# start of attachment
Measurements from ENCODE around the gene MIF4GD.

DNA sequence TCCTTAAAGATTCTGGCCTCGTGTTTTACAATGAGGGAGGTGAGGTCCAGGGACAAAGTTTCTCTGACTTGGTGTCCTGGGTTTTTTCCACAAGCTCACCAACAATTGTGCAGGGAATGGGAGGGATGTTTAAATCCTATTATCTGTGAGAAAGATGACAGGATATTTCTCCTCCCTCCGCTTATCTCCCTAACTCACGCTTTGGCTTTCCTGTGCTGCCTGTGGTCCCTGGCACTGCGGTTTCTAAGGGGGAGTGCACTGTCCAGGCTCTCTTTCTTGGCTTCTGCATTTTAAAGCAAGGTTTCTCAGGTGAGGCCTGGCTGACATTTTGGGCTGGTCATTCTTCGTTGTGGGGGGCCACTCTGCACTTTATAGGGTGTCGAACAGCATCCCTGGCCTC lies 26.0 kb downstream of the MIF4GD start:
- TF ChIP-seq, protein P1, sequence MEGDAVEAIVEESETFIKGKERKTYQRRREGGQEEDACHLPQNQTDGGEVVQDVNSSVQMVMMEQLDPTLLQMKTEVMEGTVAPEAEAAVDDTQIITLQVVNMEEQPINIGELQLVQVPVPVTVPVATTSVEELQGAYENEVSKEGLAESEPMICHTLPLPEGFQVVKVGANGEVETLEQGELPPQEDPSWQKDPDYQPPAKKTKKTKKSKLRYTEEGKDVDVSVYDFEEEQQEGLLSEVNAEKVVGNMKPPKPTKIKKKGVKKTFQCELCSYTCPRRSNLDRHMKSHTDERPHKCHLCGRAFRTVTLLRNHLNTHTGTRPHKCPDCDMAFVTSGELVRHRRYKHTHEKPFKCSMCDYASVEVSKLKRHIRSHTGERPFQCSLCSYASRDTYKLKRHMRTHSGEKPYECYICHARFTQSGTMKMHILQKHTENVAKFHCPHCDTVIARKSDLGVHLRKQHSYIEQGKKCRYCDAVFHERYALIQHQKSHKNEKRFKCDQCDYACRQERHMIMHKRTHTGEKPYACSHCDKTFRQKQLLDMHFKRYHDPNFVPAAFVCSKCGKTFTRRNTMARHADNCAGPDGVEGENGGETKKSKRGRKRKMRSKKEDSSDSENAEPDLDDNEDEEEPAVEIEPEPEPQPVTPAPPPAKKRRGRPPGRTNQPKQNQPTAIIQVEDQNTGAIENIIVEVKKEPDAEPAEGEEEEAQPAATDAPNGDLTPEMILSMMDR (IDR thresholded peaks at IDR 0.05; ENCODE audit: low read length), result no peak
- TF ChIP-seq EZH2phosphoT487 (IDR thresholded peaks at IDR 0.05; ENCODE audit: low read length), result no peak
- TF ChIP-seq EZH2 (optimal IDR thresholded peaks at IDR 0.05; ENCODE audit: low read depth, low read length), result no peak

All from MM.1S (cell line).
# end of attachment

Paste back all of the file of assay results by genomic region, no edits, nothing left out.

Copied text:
Measurements from ENCODE around the gene MIF4GD.

DNA sequence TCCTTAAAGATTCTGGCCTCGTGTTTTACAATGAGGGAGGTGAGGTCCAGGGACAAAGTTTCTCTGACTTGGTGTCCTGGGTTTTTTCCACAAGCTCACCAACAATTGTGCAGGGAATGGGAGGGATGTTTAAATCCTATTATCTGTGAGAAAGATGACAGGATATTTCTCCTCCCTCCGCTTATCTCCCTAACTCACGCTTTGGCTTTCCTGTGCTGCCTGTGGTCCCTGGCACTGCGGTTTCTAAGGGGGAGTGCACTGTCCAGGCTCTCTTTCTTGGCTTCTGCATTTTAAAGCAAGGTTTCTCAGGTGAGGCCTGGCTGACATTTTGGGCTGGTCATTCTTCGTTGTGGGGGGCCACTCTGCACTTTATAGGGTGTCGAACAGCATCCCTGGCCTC lies 26.0 kb downstream of the MIF4GD start:
- TF ChIP-seq, protein P1, sequence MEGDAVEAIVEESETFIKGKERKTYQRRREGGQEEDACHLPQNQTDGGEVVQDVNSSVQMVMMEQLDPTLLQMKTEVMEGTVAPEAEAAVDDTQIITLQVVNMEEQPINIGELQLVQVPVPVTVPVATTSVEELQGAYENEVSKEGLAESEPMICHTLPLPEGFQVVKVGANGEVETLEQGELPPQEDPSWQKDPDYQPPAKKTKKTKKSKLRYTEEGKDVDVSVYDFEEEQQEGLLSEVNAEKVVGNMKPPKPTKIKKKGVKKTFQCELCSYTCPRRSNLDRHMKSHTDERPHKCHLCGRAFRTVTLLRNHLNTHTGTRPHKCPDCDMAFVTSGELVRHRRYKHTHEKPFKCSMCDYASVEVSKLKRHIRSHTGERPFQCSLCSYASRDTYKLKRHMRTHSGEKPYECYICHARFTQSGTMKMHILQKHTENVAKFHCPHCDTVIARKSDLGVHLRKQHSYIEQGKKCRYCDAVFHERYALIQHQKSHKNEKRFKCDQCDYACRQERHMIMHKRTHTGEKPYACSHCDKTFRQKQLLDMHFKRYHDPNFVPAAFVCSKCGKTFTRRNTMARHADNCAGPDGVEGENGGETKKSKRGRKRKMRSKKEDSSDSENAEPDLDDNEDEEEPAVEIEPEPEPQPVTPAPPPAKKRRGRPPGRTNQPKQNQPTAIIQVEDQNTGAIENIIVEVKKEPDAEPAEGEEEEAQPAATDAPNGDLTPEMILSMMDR (IDR thresholded peaks at IDR 0.05; ENCODE audit: low read length), result no peak
- TF ChIP-seq EZH2phosphoT487 (IDR thresholded peaks at IDR 0.05; ENCODE audit: low read length), result no peak
- TF ChIP-seq EZH2 (optimal IDR thresholded peaks at IDR 0.05; ENCODE audit: low read depth, low read length), result no peak

All from MM.1S (cell line).